Police did not try to arrest him, despite the deputy prosecutor saying his name was on a list of villagers with complaints against them for destroying KDC property, Nheurn said.

The dispute began in 2007 when KDC bulldozed 145 hectares of farmland without compensating residents.

On Monday, police arrested village representatives Seang Heng and Marng Yag, who were charged with intentional violence and property destruction.

“The rest of us are blocked in the village. We cannot go outside and earn a living,” said Khat Saruon, Heng’s wife.

KDC officials could not be reached for comment.

On the march: Days-long strike shifts to district HQ

24 Jul

By Mom Kunthear, The Pnhom Penh Post, 24 July 2014

After striking for more than a week, employees at Phnom Penh’s Sun Well Shoes yesterday marched to Por Sen Chey district hall, demanding their voices be heard.

“We protested in front of the factory for nearly 10 days, but the factory officials did not come to negotiate,” Seang Sambath, president of the Workers Friendship Union Federation (WFUF), said yesterday. “So they marched to the district hall.”

Some 300 people marched from their Veng Sreng Boulevard factory with a list of seven demands, including the firing of a manager and $15 per month for accommodation and transportation.

Deputy district governor Khem Soda told union and worker representatives that he had written a letter to Sun Well’s owner, inviting him to a negotiation meeting today. “I sent a letter to the factory calling for negotiation with workers on the points they demand,” Soda said.

Factory officials could not be reached.

Ministry vows to take some ELC land back

24 Jul

By Phak Seangly, The Pnhom Penh Post, 24 July 2014

Allegedly illegally felled timber sits in an ELC owned by Try Pheap last year

Allegedly illegally felled timber sits in an ELC owned by Try Pheap last year. The Ministry of Environment is implementing a new mechanism to monitor timber processing in ELCs. PHOTO SUPPLIED

Amid promises reiterated by the government yesterday that it will take a tougher stance on economic land concessions, logging tycoon Try Pheap minimally reduced his sweeping natural resource empire, returning more than 20,000 hectares of undeveloped forestry.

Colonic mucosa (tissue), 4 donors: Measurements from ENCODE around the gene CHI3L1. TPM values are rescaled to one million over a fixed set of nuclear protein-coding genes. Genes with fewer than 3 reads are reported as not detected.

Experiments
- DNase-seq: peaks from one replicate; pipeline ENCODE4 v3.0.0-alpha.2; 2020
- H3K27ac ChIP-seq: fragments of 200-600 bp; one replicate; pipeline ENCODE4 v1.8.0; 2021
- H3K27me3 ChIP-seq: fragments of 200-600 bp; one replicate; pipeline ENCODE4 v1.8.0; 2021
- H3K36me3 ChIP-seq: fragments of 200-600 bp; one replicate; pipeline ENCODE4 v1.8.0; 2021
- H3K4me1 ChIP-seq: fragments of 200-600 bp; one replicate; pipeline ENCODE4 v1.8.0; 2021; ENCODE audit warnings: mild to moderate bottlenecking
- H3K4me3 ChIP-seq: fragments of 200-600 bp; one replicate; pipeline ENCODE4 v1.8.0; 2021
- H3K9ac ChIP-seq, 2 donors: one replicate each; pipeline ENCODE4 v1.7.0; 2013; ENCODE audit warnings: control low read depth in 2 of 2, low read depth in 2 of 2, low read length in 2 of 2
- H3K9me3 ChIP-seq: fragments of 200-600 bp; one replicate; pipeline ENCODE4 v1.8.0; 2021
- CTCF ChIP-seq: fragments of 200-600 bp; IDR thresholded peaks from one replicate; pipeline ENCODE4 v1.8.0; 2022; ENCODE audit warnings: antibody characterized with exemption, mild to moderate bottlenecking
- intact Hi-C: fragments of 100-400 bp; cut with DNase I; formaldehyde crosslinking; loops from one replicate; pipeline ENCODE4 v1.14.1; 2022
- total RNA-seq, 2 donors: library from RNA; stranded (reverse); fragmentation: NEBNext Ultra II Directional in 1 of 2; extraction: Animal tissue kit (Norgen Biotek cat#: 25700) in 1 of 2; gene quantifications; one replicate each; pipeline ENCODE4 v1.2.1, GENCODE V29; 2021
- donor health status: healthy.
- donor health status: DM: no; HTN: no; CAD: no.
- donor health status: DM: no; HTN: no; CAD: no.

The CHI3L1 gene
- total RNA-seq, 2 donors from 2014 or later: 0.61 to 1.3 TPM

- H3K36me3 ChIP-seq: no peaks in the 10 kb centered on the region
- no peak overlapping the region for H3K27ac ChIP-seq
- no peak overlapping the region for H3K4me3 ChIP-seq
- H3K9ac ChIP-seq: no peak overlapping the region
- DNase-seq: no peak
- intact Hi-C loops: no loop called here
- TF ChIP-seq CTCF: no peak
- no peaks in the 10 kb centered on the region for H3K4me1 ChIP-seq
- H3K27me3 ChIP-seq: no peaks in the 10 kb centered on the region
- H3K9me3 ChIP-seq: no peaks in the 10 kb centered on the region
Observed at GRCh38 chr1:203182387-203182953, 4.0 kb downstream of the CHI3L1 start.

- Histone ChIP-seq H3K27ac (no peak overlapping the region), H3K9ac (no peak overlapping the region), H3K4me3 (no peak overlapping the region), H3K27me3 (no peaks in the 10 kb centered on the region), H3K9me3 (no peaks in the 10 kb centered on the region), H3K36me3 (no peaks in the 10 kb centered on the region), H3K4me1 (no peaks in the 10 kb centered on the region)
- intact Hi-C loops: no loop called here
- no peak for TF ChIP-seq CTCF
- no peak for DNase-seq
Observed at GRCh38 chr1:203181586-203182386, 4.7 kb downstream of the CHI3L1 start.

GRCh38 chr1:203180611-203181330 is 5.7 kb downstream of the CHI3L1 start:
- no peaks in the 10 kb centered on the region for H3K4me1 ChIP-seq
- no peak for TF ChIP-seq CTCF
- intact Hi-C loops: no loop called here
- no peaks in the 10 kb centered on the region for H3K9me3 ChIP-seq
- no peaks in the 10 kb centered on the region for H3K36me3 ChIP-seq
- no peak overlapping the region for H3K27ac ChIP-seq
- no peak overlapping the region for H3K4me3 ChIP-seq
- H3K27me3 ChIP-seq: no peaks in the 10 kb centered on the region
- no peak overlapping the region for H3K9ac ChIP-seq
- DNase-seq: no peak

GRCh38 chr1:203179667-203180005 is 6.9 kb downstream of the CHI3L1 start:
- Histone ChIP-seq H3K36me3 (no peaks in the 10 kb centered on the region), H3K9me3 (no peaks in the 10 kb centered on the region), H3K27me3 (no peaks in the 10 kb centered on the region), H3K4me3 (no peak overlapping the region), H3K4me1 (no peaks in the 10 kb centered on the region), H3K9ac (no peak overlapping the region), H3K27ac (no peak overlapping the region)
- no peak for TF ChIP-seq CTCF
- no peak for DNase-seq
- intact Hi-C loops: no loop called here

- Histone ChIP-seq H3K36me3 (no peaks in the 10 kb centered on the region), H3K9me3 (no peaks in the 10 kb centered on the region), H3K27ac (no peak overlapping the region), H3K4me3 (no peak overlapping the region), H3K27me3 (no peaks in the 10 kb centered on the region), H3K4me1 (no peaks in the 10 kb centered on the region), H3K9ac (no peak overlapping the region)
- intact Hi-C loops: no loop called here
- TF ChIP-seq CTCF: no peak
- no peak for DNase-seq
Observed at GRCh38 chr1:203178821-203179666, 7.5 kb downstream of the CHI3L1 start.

It was unclear what kind of arrangement prompted Pheap to give back land inside Ratanakkiri’s Virachey National Park, as Environment Minister Say Sam Al provided no reasoning for the announcement and Pheap could not be reached for comment.

Sam Al did say that concessionaires who do not use their land will see their property repossessed.

“We will urge [ELC] companies to follow their master plan, and if they do not conscientiously do so, or have enough money to complete their intentions, we will seize the land back,” Sam Al said.

Nearly a third of the Virachey National Park’s territory has been granted as ELCs, with a small handful of different companies, including the Try Pheap Company, owning over 100,000 hectares of the park, according to Chhay Thy, Ratanakkiri provincial coordinator for rights group Adhoc.

Thy added that the Try Pheap Company did not develop its portion of the granted land.

In addition to announcing Pheap’s returned property yesterday, Sam Al also said that in order to further protect biodiversity and forest coverage, the government will soon levy a tax on concessionaires wishing to clear forested areas.

However, he was not forthcoming on precise details, including how much would be charged or how such a mechanism could be enforced.

He did stress that any collected timber would need to be reported and that furniture makers will have to specify their wood suppliers.

“The timber-processing places need to be rechecked,” he said. “We must know the sources of the timber and where they come from.”

In Ratanakkiri, the government has granted concessions to a total of 30 international and national companies, supplying them with a total of nearly 136,000 hectares of land.

General Allegedly Shoots Employee in Pay Dispute

24 Jul

By Saing Soenthrith, The Cambodia Daily, 24 July 2014

English3

Officials Raid Home in KDC Villager’s Dispute

24 Jul

By Kuch Naren, The Cambodia Daily, 24 July 2014

English2

Hun Sen’s Cabinet Accepts Petition Of Villager

24 Jul

By Aun Pheap, The Cambodia Daily, 24 July 2014

English1

Krom protests end for now

23 Jul

By Khouth Sophak Chakrya and Pech Sotheary, The Pnhom Penh Post, 23 July 2014

Buddhist monks protest at a blockade near the Vietnamese Embassy

Buddhist monks protest at a blockade near the Vietnamese Embassy in Phnom Penh yesterday. Eli Meixler

Two days of roadblocks in front of the Vietnamese Embassy by Kampuchea Krom activists ended yesterday after intervention from the Phnom Penh municipality.

Protesters led by the Khmer Kampuchea Krom Community and the Federation of Cambodian Intellectuals and Students had been demanding an official apology from the embassy after a spokesman there said that Kampuchea Krom – a portion of southern Vietnam home to many ethnic Khmer – had belonged to Vietnam “for a very long time”.

While embassy officials never received the demonstrators’ petition calling for the apology, Phnom Penh municipal authorities did, promising to pass it on to the Ministry of Foreign Affairs, which would, in turn, pass it to the Vietnamese government, representatives of the activists and the municipality said.

After two hours of negotiations with leaders from the two organisations, municipality spokesman Long Dimanche accepted the petition from demonstrators in front of the Vietnamese Embassy, before saying: “Please, all of you, stop protesting.”